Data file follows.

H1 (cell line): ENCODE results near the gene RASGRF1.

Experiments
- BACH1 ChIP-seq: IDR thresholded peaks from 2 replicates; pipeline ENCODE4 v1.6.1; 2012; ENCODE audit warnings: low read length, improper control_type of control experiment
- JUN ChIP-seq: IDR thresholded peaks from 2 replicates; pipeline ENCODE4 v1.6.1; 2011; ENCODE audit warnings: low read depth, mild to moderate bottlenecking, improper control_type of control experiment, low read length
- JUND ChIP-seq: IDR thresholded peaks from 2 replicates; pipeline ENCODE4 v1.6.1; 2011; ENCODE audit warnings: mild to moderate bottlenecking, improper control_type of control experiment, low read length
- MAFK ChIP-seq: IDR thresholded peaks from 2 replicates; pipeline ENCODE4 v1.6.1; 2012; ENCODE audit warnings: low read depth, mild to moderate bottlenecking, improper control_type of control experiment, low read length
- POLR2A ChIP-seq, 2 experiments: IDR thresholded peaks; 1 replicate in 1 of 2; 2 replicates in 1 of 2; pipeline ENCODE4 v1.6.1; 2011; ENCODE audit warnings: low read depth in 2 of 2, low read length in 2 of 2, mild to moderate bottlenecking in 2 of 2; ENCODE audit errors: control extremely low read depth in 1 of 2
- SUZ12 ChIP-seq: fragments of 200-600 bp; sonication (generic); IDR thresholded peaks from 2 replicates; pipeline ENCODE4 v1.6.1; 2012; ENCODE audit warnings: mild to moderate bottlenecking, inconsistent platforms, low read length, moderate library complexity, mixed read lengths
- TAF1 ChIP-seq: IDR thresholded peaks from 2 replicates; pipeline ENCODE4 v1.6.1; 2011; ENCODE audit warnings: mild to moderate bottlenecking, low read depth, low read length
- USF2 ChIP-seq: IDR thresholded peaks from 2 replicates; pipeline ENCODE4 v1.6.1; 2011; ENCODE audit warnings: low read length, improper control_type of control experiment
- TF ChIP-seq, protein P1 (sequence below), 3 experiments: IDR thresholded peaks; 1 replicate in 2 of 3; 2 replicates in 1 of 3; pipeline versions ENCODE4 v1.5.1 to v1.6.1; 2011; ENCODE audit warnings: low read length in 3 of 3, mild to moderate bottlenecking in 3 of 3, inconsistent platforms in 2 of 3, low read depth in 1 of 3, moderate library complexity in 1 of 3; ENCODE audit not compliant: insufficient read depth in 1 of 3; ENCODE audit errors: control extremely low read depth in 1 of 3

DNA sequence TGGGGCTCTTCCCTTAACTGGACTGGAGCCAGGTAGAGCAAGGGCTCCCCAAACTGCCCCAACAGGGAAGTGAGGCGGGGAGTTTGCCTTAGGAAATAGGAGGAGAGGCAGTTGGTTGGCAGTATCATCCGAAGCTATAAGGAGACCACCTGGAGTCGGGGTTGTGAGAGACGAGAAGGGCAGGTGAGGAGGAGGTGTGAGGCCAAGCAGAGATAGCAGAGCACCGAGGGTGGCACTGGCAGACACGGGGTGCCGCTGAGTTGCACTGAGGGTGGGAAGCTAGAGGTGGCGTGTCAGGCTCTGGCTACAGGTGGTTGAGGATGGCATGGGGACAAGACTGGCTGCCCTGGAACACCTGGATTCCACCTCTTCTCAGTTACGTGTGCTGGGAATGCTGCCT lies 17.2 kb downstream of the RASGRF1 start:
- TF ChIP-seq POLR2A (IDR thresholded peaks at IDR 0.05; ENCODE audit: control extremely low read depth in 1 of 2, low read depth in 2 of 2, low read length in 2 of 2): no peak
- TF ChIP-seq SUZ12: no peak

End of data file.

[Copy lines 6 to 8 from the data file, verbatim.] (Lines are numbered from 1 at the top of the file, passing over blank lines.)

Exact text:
- MAFK ChIP-seq: IDR thresholded peaks from 2 replicates; pipeline ENCODE4 v1.6.1; 2012; ENCODE audit warnings: low read depth, mild to moderate bottlenecking, improper control_type of control experiment, low read length
- POLR2A ChIP-seq, 2 experiments: IDR thresholded peaks; 1 replicate in 1 of 2; 2 replicates in 1 of 2; pipeline ENCODE4 v1.6.1; 2011; ENCODE audit warnings: low read depth in 2 of 2, low read length in 2 of 2, mild to moderate bottlenecking in 2 of 2; ENCODE audit errors: control extremely low read depth in 1 of 2
- SUZ12 ChIP-seq: fragments of 200-600 bp; sonication (generic); IDR thresholded peaks from 2 replicates; pipeline ENCODE4 v1.6.1; 2012; ENCODE audit warnings: mild to moderate bottlenecking, inconsistent platforms, low read length, moderate library complexity, mixed read lengths